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```Date: 06/25/2003 at 11:33:13
From: Joshua Calais
Subject: Infinity

What is -infinity plus infinity?

This question was our class discussion today in Calculus II. The
discussion was whether it equals 0 or undefined. We believed it was
zero, but didn't know how to come to a definite conclusion.
```

```
Date: 06/25/2003 at 12:19:04
From: Doctor Peterson
Subject: Re: Infinity

Hi, Joshua.

Infinity itself is undefined! It is not a number, so you can't add
anything to it.

In a calculus class, you should be making a clear distinction between
actual arithmetic and limits; we talk about infinity in the context
of limits, where we are not really saying that we can add infinity
and negative infinity, but rather that we can take the limit of the
sum of two functions whose limits are infinity and negative infinity.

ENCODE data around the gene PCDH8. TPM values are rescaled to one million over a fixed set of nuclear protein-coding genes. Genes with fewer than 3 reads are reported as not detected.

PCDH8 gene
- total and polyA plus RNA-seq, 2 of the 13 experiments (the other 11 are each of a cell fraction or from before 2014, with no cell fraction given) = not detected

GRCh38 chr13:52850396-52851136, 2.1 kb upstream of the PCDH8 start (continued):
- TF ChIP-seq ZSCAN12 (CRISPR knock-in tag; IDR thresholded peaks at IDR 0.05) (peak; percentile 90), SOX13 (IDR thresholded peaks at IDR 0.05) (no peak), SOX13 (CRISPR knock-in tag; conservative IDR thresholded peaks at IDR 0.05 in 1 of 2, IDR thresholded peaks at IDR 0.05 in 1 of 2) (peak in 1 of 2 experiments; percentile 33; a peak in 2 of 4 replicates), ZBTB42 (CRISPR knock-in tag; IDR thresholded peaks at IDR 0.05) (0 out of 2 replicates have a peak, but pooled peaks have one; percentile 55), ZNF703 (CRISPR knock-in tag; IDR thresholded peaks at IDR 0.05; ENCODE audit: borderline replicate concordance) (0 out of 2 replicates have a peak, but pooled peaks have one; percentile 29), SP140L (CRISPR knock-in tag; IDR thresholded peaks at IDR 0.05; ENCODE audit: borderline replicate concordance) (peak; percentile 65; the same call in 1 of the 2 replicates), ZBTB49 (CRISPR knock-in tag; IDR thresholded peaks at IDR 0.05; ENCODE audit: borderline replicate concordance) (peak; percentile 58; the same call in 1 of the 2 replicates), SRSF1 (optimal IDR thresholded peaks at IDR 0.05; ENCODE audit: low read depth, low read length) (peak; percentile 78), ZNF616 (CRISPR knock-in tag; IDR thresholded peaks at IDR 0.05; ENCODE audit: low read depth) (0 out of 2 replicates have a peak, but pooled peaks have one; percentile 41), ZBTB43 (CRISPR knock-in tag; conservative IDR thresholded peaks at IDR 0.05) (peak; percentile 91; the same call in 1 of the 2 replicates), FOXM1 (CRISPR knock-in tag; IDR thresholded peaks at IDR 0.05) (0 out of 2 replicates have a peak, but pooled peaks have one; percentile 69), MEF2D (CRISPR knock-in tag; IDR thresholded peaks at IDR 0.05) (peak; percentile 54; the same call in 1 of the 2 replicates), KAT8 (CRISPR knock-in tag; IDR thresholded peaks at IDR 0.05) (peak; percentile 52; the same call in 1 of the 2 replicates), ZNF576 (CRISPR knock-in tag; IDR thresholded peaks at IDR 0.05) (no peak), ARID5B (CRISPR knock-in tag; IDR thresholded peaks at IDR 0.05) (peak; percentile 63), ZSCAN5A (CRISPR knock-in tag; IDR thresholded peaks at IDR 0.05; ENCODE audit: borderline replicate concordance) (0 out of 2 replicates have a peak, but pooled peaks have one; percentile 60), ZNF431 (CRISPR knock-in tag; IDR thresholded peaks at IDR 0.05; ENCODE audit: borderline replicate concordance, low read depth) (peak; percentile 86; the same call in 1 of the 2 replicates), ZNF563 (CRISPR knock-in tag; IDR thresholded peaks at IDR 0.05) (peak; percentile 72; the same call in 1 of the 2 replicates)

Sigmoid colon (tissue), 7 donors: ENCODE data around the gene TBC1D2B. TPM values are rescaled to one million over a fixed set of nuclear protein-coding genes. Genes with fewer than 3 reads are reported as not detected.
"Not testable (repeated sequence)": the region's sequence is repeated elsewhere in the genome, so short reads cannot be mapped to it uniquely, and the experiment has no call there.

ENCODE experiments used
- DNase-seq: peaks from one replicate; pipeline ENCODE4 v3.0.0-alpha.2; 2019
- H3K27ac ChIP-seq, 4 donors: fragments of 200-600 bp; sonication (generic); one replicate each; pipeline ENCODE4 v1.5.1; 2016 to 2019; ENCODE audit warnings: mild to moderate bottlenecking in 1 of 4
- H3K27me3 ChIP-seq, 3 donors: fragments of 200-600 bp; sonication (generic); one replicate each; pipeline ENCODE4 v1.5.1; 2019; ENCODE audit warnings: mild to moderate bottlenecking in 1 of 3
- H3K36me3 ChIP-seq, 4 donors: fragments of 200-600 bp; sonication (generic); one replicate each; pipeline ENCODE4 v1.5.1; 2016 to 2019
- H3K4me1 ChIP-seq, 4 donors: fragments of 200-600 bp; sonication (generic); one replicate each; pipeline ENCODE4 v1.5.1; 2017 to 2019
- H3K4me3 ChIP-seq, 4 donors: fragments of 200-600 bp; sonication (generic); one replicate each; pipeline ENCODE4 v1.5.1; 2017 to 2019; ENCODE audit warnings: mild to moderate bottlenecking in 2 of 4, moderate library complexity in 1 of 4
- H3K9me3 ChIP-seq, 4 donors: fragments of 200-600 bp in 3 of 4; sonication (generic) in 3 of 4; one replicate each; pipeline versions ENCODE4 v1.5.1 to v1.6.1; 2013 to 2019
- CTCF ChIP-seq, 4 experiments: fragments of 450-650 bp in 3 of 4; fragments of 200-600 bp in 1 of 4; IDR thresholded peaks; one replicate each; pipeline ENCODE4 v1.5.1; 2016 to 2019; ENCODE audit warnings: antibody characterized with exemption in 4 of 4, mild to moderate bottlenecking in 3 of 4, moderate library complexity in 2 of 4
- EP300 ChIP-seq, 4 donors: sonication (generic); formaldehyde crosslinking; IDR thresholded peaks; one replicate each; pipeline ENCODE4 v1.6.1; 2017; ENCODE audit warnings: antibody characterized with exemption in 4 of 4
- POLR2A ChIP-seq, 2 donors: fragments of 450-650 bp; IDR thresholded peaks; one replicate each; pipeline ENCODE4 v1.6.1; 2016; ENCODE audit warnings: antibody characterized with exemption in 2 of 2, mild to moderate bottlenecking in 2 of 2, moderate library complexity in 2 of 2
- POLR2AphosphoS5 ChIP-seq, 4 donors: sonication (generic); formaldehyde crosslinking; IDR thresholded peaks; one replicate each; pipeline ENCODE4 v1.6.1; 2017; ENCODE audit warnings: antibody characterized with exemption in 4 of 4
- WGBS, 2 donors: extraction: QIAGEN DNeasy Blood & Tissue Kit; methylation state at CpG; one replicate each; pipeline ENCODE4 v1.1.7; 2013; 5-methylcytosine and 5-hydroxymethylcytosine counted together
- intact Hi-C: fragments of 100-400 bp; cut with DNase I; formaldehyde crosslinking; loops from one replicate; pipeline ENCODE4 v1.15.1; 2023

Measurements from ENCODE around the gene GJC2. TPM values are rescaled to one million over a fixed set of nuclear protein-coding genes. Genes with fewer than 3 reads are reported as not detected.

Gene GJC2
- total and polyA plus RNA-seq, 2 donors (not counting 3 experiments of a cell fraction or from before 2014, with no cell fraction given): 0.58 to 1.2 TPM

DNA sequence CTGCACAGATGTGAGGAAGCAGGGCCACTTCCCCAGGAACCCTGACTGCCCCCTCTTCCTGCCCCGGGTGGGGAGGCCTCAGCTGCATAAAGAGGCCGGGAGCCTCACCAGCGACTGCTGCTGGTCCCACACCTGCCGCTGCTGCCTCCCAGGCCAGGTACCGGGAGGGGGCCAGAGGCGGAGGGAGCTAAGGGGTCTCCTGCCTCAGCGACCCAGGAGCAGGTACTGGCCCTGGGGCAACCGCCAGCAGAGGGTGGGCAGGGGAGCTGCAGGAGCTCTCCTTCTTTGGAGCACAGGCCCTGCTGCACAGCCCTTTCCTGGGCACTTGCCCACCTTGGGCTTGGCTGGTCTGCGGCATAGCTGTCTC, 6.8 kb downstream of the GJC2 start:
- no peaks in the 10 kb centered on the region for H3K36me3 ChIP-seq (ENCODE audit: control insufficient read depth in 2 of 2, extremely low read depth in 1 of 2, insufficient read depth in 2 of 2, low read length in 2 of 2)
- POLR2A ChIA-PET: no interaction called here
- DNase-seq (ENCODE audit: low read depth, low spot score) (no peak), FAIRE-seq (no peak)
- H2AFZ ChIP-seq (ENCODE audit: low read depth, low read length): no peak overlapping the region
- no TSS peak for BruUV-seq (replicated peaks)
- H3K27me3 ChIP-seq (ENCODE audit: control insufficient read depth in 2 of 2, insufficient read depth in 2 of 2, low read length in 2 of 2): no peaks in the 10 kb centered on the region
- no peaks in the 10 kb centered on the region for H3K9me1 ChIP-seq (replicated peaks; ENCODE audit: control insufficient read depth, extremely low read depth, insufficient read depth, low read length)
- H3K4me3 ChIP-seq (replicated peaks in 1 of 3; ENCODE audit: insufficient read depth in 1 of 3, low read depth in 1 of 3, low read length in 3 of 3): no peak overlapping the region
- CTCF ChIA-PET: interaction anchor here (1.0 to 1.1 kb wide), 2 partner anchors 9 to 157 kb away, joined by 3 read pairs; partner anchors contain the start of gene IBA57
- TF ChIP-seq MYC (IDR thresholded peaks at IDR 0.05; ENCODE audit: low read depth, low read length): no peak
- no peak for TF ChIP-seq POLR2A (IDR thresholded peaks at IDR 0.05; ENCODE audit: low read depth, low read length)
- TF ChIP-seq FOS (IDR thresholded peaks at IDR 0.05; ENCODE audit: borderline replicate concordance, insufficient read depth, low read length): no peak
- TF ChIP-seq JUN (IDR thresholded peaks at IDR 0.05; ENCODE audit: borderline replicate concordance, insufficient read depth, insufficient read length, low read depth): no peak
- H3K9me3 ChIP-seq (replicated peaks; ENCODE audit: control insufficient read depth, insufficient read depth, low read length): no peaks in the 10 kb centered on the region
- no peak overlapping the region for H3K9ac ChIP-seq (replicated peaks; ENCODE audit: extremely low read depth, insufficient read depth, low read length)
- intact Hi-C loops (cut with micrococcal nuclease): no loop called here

In that setting, "infinity plus negative infinity" is indeterminate.
This means that the limit of the sum depends on how the addends
approach infinity. If one does so faster than the other, then it will
govern the sum. We can't "determine" the limit of the sum without
knowing the individual functions.

See these pages for more:

Indeterminate Forms
http://mathforum.org/library/drmath/view/53353.html

Why Are 1^infinity, infinity^0, and 0^0 Indeterminate Forms?
http://mathforum.org/library/drmath/view/53660.html

Note that these are called "indeterminate FORMS," not values. We
don't actually treat infinity as a value when we do this; it is only
the "form" of the limit that looks like "infinity minus infinity,"
and we have to change its form in order to evaluate it correctly.

If you have any further questions, feel free to write back.

- Doctor Peterson, The Math Forum
http://mathforum.org/dr.math/
```
Associated Topics:
High School Calculus
High School Number Theory

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